Women can engineer too!

Rachel Gilbride

Engineering is a field that, according to the Society of Women Engineers receives around 50,000 new students every year, but only about 20 percent are women. Unfortunately, there are plenty of reasons why this number is so low, starting with how children are raised from birth, throughout school and finally in the work force.

Starting at a young age, women are constantly conditioned to be homely folk. This can be done in a number of ways such as toys that mimic domestic life or through sexist comments. These come in many different forms such as “make me sandwich” or buying a girl a doll while buying a boy a telescope.

The thing is, though, by continuing these actions we encourage our children to stay within the status quo. In some cases it’s possible for the gender cycle to be broken. An example of this is my girlfriend Sam, who is currently working as a mechanical engineer at a nuclear reactor.

Growing up, Sam had access to whatever toys she wanted; this included a tool set at age three, and continued science and mathematical based toys from then on. Ultimately these toys led her to love math and science. In school she scored better in these subjects than her friends who normally played with domestic toys.

Another advantage Sam had, was her parents, who encouraged her to think about things mathematically. They stood up for Sam’s love of math and made sure she had plenty of opportunities to learn. One particular example of this is when a calculus teacher told them she shouldn’t take his class. His reasoning was that women belong barefoot and pregnant in the kitchen. Thankfully her parents took steps to keep this attitude from affecting their daughter.

These are just Sam’s stories from childhood. In college she faced many of the same situations, not from professors, but from other students. In her first year she struggled to get through her basic engineering classes because the other students would not work with her. In group projects she was left out or ignored because the male students didn’t think she was smart enough to contribute. Going to into her sophomore year, though, that started to changed when the students saw how much better she was on the individual homework assignments. As she continued in school, she constantly had to push herself to get recognition, but she also gained more respect from her fellow classmates.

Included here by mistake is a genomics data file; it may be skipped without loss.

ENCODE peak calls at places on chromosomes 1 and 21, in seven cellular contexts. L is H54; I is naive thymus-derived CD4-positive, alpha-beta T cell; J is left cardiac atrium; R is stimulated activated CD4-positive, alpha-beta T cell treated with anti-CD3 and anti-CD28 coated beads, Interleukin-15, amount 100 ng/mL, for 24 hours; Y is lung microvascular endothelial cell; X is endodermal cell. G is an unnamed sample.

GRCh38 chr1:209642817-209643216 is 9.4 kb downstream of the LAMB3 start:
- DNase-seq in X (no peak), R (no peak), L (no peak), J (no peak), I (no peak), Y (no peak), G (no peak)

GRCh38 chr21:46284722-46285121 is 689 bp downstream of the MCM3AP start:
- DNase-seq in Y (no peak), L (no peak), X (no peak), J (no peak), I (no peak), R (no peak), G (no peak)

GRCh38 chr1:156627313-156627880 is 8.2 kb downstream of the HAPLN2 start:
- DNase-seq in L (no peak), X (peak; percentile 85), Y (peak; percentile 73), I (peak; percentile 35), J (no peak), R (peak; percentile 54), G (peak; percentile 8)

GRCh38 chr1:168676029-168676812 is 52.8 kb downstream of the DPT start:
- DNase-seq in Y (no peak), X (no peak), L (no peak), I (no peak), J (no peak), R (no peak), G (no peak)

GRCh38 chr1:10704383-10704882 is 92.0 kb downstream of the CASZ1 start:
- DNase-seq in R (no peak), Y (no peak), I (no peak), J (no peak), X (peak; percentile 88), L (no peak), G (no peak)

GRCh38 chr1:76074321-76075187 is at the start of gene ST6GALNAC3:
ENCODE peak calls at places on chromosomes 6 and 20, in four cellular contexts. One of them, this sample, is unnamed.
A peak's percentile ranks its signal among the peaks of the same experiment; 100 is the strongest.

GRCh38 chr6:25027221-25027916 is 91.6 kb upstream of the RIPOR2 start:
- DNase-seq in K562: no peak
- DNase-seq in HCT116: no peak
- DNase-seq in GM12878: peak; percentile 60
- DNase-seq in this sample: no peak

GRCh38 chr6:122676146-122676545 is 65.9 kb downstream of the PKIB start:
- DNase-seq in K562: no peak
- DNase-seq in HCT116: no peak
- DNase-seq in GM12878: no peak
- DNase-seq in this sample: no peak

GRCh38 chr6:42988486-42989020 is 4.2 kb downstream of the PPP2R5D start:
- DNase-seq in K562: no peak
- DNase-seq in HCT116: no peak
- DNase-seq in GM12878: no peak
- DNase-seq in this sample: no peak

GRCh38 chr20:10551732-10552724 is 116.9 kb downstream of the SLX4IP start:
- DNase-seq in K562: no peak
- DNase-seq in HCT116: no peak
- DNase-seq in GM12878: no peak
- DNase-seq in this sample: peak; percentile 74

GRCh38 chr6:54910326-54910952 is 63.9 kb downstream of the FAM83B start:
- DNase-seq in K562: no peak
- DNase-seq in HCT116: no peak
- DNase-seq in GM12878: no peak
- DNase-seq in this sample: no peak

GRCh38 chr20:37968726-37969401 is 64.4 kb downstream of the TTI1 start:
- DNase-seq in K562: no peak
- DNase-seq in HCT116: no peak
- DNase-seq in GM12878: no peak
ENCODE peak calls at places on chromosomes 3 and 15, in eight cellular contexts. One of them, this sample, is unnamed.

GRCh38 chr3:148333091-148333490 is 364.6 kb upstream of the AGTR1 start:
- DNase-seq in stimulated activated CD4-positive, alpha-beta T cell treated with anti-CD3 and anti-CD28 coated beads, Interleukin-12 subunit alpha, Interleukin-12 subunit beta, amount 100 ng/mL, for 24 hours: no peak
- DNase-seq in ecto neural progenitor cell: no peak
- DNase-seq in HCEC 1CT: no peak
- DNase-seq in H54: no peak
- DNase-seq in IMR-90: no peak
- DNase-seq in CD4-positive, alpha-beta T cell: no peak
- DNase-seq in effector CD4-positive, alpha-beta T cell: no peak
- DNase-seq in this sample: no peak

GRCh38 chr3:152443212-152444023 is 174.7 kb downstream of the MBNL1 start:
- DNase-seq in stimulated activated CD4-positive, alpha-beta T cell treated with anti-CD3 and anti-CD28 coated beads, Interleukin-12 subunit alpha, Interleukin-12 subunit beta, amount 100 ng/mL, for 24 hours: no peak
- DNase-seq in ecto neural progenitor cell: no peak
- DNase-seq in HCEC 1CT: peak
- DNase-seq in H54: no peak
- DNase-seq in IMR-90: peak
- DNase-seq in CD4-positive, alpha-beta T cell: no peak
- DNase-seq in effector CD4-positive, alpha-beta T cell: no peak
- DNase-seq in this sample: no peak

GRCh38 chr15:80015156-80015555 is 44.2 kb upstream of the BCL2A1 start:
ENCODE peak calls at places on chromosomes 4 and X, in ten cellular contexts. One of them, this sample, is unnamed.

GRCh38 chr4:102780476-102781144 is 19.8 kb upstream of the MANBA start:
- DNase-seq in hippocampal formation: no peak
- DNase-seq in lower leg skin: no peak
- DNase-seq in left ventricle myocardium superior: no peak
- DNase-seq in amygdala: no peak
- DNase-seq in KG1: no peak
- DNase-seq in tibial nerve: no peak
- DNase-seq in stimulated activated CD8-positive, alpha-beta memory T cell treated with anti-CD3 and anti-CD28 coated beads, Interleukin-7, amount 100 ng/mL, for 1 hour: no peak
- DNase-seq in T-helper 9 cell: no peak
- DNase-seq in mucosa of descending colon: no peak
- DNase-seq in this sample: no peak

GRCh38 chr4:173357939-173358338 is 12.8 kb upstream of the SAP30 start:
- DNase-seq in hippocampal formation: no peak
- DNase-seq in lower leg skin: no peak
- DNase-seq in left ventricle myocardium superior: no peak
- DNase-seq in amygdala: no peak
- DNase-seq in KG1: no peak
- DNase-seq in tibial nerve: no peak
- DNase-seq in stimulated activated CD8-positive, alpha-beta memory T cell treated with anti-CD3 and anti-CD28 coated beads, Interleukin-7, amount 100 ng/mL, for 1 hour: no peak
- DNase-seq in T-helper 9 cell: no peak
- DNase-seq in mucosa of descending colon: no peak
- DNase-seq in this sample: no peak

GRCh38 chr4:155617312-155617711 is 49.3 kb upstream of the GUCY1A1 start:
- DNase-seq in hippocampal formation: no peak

Two years ago Sam graduated with her degree and was offered two jobs, while some of the male graduates received up to six job offers. In some cases she applied for the same companies but wasn’t offered a job, despite being better qualified. Sam applied for a job working at Boeing, but was turned away for not fitting the company’s image, despite her learning emphasis in Aeronautics and her work for NASA on the flywheel energy project. Instead, the job went to a classmate who spent all of his time working on a Formula One race car.

In Sam’s current job working with nuclear energy, she still faces many of the same problems she did in school. At her work place, many of the men refuse to acknowledge her presence or they continuously double-check her work. The worst part of her job is the remarks male coworkers remake. Every day she is called a glorified secretary, told go back to the kitchens, to step aside so men can do their jobs, or that she stole her job from a man. In many cases nothing can be done about these comments, because people think she is just a woman over-reacting.

Stories like this are all over America for women, especially those in math or science based fields. Many times women simply drop out of these types of educational and occupational fields because they feel they won’t succeed. Sometimes they can’t handle the workload, but often women are forced out so a man can “do his job.” Thankfully there are organizations such as the society for Women Engineers to help stop this mentality.

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